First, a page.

Between March and September 2020, her CPE raised about N2 million for charity purposes. They presented the money, either as gifts or revolving loans, to private school teachers and parents who needed help to cope with the pressures of the global pandemic.
A number of the teachers they helped were employed in low-cost private schools, earning between N15,000 and N25,000. For these ones, salaries had stopped in March, just before the country went into lockdown.
The CPE, which has nearly 200,000 members in a private Facebook group, has chapters in 21 states. In February, which the CPE declared the education advocacy month, Ogunde said the chapters were presenting letters to houses of assembly, commissioners for education, and governors.
She reckoned that the government needed to retake control of the educational system in the country, first of all by designing policies to help all stakeholders thrive. These stakeholders are the parents, students, public school teachers, private school teachers, private school owners, and the government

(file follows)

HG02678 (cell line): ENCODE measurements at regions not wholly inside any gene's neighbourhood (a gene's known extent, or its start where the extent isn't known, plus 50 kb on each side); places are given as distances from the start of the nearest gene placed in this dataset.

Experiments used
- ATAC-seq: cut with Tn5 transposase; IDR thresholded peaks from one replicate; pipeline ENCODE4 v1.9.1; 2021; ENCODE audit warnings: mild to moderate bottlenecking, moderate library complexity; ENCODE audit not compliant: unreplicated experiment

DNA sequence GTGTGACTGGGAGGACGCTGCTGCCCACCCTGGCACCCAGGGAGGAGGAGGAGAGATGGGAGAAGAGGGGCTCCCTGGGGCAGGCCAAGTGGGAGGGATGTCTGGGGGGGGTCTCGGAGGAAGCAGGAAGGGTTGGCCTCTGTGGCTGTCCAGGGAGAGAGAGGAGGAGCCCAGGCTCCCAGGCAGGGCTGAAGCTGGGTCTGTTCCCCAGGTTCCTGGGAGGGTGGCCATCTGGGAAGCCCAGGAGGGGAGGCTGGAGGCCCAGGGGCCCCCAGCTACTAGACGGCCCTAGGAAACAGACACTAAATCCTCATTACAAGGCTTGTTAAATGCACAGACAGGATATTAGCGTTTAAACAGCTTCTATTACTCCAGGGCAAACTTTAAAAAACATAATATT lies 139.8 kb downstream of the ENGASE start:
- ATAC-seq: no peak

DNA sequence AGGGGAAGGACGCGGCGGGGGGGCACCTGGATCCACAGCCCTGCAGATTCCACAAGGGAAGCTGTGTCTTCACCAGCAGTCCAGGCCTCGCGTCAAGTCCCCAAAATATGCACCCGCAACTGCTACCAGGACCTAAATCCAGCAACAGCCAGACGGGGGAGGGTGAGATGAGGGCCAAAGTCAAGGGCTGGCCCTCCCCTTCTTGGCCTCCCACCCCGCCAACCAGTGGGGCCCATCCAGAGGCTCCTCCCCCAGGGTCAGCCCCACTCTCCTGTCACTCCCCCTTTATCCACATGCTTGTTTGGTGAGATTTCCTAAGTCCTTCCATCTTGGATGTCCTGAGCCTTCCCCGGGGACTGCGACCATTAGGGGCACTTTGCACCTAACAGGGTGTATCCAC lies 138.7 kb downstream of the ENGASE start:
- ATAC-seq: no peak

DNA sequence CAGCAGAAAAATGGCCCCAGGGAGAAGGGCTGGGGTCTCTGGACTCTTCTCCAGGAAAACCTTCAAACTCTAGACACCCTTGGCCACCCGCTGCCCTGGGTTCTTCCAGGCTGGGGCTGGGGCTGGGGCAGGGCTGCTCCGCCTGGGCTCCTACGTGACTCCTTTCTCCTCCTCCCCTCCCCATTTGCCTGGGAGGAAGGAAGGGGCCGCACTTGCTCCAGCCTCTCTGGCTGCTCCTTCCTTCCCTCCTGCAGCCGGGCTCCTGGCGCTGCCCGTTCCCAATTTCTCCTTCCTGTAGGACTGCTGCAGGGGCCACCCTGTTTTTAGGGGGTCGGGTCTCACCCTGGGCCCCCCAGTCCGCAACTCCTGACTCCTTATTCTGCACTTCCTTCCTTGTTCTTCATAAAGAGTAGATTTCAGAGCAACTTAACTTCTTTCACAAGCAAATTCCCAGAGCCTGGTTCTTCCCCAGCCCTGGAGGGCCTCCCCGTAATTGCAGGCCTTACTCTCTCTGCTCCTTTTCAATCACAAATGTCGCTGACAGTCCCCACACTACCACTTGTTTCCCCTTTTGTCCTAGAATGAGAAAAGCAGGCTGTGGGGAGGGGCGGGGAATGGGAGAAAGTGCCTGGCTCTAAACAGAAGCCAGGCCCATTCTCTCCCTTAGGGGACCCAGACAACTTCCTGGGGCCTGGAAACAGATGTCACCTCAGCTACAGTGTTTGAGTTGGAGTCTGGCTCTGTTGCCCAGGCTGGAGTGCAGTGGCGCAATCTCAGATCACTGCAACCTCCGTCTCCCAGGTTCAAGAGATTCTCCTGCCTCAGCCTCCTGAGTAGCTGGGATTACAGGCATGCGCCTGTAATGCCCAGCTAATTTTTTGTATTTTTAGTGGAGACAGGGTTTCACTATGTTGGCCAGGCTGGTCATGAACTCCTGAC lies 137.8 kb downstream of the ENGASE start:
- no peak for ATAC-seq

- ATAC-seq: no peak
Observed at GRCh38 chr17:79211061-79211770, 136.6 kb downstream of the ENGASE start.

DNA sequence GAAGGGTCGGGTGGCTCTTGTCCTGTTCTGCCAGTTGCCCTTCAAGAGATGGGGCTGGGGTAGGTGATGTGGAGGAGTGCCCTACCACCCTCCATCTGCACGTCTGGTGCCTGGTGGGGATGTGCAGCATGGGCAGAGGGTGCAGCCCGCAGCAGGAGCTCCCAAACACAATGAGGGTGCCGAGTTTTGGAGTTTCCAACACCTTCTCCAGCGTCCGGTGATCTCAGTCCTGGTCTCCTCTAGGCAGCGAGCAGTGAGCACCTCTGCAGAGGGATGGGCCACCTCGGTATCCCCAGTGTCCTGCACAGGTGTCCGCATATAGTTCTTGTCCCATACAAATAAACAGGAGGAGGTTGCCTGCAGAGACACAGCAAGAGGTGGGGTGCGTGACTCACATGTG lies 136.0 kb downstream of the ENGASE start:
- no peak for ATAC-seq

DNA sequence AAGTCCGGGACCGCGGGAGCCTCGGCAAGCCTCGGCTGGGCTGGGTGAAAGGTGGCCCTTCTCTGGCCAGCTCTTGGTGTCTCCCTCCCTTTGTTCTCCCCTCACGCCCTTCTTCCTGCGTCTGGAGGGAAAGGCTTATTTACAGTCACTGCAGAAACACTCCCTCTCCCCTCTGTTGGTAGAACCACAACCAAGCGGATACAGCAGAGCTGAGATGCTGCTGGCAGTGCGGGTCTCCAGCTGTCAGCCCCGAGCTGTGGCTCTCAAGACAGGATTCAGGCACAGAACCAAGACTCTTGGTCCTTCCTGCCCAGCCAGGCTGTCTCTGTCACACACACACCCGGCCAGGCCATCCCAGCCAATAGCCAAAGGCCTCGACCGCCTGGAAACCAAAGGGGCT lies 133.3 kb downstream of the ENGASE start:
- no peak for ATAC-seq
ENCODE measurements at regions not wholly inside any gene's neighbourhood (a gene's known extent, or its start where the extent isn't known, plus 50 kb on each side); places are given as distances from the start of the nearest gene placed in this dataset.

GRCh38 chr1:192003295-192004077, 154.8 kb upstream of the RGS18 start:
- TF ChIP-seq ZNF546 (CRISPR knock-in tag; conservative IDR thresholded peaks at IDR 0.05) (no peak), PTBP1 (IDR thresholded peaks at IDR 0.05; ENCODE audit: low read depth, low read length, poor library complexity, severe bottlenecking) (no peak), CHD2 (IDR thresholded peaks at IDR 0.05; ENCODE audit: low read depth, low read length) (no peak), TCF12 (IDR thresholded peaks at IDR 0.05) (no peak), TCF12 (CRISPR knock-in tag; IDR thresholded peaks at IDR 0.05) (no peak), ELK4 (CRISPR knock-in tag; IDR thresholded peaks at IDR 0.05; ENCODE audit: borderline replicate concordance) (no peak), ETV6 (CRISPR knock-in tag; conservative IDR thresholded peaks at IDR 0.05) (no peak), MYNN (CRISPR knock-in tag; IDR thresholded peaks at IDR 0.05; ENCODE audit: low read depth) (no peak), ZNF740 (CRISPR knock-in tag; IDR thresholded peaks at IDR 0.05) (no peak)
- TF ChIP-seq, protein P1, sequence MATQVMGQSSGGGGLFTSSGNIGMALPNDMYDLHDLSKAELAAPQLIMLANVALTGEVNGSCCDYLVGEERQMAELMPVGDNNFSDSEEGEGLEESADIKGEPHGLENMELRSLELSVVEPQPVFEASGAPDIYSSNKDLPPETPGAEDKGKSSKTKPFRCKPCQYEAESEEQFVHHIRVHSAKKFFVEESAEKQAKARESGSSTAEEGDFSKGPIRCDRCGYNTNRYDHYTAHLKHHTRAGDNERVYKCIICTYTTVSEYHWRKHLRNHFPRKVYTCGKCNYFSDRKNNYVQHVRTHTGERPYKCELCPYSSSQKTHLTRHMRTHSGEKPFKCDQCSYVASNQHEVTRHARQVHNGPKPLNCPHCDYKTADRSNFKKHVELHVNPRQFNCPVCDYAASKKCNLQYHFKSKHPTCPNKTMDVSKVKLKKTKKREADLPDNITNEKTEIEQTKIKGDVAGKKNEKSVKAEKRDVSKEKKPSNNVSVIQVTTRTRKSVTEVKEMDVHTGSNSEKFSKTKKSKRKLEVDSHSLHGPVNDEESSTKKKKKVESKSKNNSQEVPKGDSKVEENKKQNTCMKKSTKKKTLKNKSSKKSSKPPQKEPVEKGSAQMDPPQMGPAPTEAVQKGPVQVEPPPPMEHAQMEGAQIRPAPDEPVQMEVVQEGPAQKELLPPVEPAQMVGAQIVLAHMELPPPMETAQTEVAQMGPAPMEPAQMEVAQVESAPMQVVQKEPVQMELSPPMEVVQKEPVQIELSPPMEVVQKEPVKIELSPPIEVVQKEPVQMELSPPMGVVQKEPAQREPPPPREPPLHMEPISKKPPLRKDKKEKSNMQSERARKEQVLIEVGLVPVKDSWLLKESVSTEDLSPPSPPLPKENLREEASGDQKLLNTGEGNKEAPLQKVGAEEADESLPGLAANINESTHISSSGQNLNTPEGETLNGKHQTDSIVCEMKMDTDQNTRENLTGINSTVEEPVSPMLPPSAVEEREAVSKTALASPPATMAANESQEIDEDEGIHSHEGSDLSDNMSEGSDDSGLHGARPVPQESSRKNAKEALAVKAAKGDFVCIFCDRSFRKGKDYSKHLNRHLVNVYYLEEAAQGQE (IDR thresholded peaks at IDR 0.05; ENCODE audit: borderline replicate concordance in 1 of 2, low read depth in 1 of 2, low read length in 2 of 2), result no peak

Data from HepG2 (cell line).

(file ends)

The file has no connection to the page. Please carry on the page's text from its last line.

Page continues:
“In Nigeria we have a very strong private sector,” she said, “and this is a ticking time bomb. It is very dangerous for a country to leave the development of its future leaders in the hands of private operators except there are very strong regulatory policies in place.”
On Monday October 5, President Muhammadu Buhari delivered some extraordinary news to teachers. And if you went by the quotes in the papers,
the National Treasurer of the NUT (Nigeria Union of Teachers), Mr Segun Raheem, was pretty ecstatic to hear that news.
For the first time in a long time, Raheem noted, Nigerian educators could say they were receiving something they’d really asked for. The government announced that it would raise the retirement age of teachers from 60 to 65. In addition to that, it would create a new pay scale just for them.
Raheem said, “The agitation started over 15 years ago. The issue of [the] retirement age for teachers ought to have been implemented when the new retirement age was approved for judges and university professors.”